However, if you have granted them a license to use your IP worldwide, then their involvement will be much greater. They may advise you on future applications for Intellectual Property protection, and they may even cover the cost of those applications. This can be extremely beneficial for both parties: for you, this can save the future potential costs associated with international applications; for them, this can provide the security that future international applications can still be applied for as they have a budget to allow for this which the licensor may not. This also allows the licensee to have more control over the product.
Legal Fees / Liability:
When licensing a product, it is important to consider the legal fees involved. These will be incurred by both parties and can be costly. Therefore, it is important to negotiate who will pay for these fees and how they will be split between the two parties.
Another thing to consider is the liability of each party. If something goes wrong with the product, who is responsible? The licensor or licensee? This needs to be clarified in the contract so that both parties are aware of their responsibilities.
Improvements / Modifications:
One important thing to note when licensing a product is that the licensee has the right to make improvements and modifications to the product. This is a great way for them to add their own touch to the product and set themselves apart from other licensees.
However, it's important to remember that any improvements or modifications made by the licensee must be approved by the licensor before they can be used. Otherwise, the licensor could lose control over the product.
When licensing a product, it's important to consider the geographical jurisdiction of both parties. This is because, if a dispute were to arise between the two parties, they would need to know which court they would need to go to in order to settle it .
The geographical jurisdiction of the licensor and licensee can be different, or they can both be in the same country. It's important to discuss this before signing any contracts so that both parties are aware of their responsibilities.
What Does the Inventor Get in Return?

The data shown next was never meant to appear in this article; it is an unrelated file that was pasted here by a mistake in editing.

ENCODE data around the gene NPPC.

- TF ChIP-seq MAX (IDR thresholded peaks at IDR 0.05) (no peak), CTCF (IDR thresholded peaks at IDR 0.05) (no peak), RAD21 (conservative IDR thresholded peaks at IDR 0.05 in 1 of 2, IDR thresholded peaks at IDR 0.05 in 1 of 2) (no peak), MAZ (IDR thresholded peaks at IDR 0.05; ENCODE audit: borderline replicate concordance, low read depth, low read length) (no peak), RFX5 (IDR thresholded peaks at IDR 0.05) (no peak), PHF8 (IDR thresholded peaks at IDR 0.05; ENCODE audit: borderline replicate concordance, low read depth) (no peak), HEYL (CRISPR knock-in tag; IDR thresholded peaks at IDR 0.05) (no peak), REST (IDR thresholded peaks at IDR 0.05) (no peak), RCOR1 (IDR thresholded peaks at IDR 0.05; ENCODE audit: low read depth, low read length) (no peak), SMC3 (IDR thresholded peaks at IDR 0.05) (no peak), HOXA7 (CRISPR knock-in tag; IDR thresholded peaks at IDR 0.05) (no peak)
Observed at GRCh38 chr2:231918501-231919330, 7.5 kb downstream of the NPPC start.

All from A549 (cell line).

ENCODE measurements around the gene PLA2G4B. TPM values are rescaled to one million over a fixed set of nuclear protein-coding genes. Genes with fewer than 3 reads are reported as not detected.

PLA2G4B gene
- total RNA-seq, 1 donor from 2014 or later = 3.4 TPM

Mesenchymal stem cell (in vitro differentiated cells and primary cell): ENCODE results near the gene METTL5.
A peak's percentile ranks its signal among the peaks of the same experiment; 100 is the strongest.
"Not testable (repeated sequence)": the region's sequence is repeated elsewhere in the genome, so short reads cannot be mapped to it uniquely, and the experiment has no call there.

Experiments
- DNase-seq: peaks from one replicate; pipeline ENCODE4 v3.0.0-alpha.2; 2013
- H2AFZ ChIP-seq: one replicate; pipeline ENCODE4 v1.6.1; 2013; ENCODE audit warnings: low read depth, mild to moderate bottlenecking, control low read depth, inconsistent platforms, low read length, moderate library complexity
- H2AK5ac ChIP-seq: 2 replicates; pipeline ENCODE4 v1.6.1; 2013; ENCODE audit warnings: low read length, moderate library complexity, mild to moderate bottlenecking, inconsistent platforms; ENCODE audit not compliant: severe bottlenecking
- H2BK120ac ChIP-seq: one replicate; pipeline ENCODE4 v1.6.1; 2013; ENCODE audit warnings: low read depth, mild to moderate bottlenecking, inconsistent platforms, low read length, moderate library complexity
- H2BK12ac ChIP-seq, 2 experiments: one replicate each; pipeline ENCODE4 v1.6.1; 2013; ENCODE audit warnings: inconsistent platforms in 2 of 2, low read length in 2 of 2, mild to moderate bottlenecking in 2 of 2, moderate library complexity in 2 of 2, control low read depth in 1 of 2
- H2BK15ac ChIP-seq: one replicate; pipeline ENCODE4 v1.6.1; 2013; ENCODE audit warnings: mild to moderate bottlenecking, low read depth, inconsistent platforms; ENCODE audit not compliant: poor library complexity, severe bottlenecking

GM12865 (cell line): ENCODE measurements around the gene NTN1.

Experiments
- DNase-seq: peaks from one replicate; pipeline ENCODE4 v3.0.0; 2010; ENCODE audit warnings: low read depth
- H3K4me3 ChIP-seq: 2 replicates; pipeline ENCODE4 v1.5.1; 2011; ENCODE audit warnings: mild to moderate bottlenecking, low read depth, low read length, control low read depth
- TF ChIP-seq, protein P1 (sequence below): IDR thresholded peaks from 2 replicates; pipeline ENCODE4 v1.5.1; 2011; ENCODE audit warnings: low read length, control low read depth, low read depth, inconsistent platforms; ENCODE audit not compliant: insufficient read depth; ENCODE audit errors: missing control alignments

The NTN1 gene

When selling an idea, it's important to remember that the inventor gets a percentage of the profits as their reward. This is typically laid out in the contract and should be negotiated before both parties sign.
Advance payment can also be provided to help cover the costs associated with developing the product.
Other times, the inventor will receive set bonuses when certain sales targets are met.
Most deals will also include a minimum payment that the company must make to the inventor, irrelevant of sales.
Future legal fees and Intellectual Property advice can be covered by the licensee, which can be extremely beneficial for both parties.
It's important to remember that these payments should be made regularly, usually monthly or quarterly. If they are not, it's important to renegotiate the contract. This is because not paying on a regular basis is not an adequate form of payment.
When licensing a product, there are many things to consider. By understanding what each party gets in return, both the inventor and company can make a well-informed decision about whether or not to go ahead with the deal.
What are the benefits of a licensing agreement?
Companies to whom you license your product have the funds to bring it to market quickly and successfully.
An expert in the industry can help build the reputation of your product before taking it on yourself.
Legal costs can often be negotiated so that the concern of future costs and legal issues becomes the responsibility of the licensee.
The licensee has the right to make improvements and modifications to the product, which can set them apart from other licensees.
The geographical jurisdiction of both parties should be considered before signing any contracts.
The inventor gets a percentage of the profits as their reward, usually laid out in the contract.
Advance payment can be provided to help cover the costs associated with developing the product.
Future legal fees and Intellectual Property advice can be covered by the licensee.
It's important to remember that payments should be made regularly, usually monthly or quarterly. If they are not, it's important to renegotiate the contract. By understanding what each party gets in return, both the inventor and company can make a well-informed decision about whether or not to go ahead with the deal.